Articles | Volume 8, issue 12
Atmos. Meas. Tech., 8, 5189–5211, 2015

Special issue: Atmospheric emissions from oil sands development and their...

Atmos. Meas. Tech., 8, 5189–5211, 2015

Research article 10 Dec 2015

Research article | 10 Dec 2015

Tropospheric Emission Spectrometer (TES) satellite observations of ammonia, methanol, formic acid, and carbon monoxide over the Canadian oil sands: validation and model evaluation

M. W. Shephard1, C. A. McLinden1, K. E. Cady-Pereira2, M. Luo3, S. G. Moussa1, A. Leithead1, J. Liggio1, R. M. Staebler1, A. Akingunola1, P. Makar1, P. Lehr1, J. Zhang1, D. K. Henze4, D. B. Millet5, J. O. Bash6, L. Zhu7, K. C. Wells5, S. L. Capps4,6, S. Chaliyakunnel5, M. Gordon1,8, K. Hayden1, J. R. Brook1, M. Wolde9, and S.-M. Li1 M. W. Shephard et al.
  • 1Environment Canada, Toronto, Ontario, Canada
  • 2Atmospheric and Environmental Research (AER), Lexington, Massachusetts, USA
  • 3Jet Propulsion Laboratory (JPL), California Institute of Technology, Pasadena, California, USA
  • 4Department of Mechanical Engineering, University of Colorado, Boulder, Colorado, USA
  • 5Department of Soil, Water, and Climate, University of Minnesota, Minneapolis-St. Paul, Minnesota, USA
  • 6US Environmental Protection Agency, Research Triangle Park, North Carolina, USA
  • 7Department of Atmospheric Science, Colorado State University, Fort Collins, Colorado, USA
  • 8Department of Earth and Space Science Engineering, York University, Toronto, Ontario, Canada
  • 9National Research Council (NRC) of Canada, Ottawa, Ontario, Canada

Abstract. The wealth of air quality information provided by satellite infrared observations of ammonia (NH3), carbon monoxide (CO), formic acid (HCOOH), and methanol (CH3OH) is currently being explored and used for a number of applications, especially at regional or global scales. These applications include air quality monitoring, trend analysis, emissions, and model evaluation. This study provides one of the first direct validations of Tropospheric Emission Spectrometer (TES) satellite-retrieved profiles of NH3, CH3OH, and HCOOH through comparisons with coincident aircraft profiles. The comparisons are performed over the Canadian oil sands region during the intensive field campaign (August–September, 2013) in support of the Joint Canada–Alberta Implementation Plan for Oil Sands Monitoring (JOSM). The satellite/aircraft comparisons over this region during this period produced errors of (i) +0.08 ± 0.25 ppbv for NH3, (ii) +7.5 ± 23 ppbv for CO, (iii) +0.19 ± 0.46 ppbv for HCOOH, and (iv) −1.1 ± 0.39 ppbv for CH3OH. These values mostly agree with previously estimated retrieval errors; however, the relatively large negative bias in CH3OH and the significantly greater positive bias for larger HCOOH and CO values observed during this study warrant further investigation. Satellite and aircraft ammonia observations during the field campaign are also used in an initial effort to perform preliminary evaluations of Environment Canada's Global Environmental Multi-scale – Modelling Air quality and CHemistry (GEM-MACH) air quality modelling system at high resolution (2.5 × 2.5 km2). These initial results indicate a model underprediction of ~ 0.6 ppbv (~ 60 %) for NH3, during the field campaign period. The TES/model CO comparison differences are ~ +20 ppbv (~ +20 %), but given that under these conditions the TES/aircraft comparisons also show a small positive TES CO bias indicates that the overall model underprediction of CO is closer to ~ 10 % at 681 hPa (~ 3 km) during this period.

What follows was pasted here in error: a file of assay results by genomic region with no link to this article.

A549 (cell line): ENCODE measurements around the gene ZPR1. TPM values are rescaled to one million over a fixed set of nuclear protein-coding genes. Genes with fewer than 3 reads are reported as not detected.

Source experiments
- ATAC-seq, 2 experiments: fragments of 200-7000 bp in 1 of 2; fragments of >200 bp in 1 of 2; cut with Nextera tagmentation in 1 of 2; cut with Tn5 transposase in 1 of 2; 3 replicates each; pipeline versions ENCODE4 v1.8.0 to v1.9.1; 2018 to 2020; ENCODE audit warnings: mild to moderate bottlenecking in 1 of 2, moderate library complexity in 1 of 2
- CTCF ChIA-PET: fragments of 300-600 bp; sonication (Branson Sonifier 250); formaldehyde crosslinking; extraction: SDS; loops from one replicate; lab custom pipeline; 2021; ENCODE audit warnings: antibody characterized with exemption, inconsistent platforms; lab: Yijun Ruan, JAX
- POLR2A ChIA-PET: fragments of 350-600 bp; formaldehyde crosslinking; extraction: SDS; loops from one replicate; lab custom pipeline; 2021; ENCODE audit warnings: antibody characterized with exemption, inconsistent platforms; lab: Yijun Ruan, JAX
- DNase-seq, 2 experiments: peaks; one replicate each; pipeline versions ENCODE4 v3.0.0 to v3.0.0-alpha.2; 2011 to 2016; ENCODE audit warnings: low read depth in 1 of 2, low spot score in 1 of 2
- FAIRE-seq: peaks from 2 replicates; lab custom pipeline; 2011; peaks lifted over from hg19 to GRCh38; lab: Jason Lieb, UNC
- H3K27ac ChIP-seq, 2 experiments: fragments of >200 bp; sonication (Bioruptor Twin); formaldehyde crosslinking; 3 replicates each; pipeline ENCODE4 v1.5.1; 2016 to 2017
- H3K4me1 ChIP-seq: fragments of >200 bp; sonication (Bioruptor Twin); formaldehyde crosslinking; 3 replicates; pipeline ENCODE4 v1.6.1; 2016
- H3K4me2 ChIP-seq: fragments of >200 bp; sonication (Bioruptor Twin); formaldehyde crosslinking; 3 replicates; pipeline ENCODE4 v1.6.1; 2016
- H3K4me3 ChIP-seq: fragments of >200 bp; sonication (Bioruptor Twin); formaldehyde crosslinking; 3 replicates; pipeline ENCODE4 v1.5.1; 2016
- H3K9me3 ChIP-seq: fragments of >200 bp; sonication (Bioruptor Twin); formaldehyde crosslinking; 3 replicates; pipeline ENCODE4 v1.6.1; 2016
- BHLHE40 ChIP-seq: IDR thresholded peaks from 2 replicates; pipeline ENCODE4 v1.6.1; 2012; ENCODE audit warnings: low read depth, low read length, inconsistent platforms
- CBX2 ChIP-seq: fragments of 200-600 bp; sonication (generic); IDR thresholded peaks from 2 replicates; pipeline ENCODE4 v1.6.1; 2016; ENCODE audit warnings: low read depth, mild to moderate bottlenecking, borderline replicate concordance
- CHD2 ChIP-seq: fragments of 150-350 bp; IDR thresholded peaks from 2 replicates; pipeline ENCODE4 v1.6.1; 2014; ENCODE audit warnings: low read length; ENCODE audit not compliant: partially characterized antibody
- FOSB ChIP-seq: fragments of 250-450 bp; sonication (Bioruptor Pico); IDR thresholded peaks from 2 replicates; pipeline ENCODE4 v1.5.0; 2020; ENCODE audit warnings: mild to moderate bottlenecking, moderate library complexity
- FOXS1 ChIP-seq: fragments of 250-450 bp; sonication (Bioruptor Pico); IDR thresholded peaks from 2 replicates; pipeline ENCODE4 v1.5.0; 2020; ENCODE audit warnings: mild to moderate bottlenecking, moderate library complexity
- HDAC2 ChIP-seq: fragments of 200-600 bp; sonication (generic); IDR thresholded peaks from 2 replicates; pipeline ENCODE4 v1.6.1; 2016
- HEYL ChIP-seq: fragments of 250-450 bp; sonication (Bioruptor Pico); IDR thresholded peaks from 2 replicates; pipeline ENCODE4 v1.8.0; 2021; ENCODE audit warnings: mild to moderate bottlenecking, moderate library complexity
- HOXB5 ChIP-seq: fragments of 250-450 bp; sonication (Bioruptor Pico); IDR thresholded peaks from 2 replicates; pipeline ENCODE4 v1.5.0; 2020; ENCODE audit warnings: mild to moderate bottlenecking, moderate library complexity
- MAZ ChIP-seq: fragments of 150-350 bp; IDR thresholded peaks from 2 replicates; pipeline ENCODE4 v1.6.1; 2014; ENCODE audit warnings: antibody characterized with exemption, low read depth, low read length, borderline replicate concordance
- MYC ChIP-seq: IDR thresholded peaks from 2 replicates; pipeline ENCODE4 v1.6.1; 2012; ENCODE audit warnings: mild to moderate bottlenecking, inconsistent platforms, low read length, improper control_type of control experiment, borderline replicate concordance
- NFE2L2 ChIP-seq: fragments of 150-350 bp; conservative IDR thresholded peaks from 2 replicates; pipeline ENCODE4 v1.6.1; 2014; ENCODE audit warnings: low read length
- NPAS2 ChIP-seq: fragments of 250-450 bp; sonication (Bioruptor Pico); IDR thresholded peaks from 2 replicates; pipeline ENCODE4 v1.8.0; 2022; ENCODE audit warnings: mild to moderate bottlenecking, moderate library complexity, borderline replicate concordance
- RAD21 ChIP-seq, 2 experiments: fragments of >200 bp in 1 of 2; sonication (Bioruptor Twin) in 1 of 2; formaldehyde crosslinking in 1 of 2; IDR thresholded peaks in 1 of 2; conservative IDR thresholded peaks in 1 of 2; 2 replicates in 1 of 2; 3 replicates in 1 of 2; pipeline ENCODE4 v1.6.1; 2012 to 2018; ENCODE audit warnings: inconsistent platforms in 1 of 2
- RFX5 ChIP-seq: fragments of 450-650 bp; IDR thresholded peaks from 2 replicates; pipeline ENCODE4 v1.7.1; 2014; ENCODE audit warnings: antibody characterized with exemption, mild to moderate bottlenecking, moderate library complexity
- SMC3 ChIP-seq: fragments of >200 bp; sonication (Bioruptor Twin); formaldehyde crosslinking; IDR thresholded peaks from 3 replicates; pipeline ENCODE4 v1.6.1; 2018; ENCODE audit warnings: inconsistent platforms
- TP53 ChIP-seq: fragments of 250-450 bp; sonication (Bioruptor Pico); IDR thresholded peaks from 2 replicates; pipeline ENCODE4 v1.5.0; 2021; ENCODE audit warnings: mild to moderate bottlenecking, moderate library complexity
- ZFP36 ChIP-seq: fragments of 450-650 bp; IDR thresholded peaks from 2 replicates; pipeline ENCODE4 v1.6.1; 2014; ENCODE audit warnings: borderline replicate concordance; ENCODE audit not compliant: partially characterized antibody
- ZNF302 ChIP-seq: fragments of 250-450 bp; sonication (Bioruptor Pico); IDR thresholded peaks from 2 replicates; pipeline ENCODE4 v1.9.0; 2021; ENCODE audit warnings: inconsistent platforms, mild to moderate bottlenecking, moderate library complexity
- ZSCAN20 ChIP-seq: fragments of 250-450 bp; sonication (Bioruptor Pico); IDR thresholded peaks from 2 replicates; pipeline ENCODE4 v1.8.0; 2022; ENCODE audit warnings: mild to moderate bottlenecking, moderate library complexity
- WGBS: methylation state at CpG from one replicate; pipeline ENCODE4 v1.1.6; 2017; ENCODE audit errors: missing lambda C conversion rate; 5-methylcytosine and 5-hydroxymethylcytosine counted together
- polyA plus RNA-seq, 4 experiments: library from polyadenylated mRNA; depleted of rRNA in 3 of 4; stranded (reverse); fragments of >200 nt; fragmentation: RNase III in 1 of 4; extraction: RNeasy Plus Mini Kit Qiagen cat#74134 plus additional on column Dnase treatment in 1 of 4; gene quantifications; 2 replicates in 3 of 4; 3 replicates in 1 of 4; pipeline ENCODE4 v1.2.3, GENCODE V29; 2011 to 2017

Short summary
This study provides direct validations of Tropospheric Emission Spectrometer (TES) satellite retrieved profiles against coincident aircraft profiles of carbon monoxide, ammonia, methanol, and formic acid, all of which are of interest for air quality. The comparisons are performed over the Canadian oil sands region during an intensive field campaign in support of the Joint Canada-Alberta Implementation Plan for the Oil Sands Monitoring (JOSM). Initial model evaluations are also provided.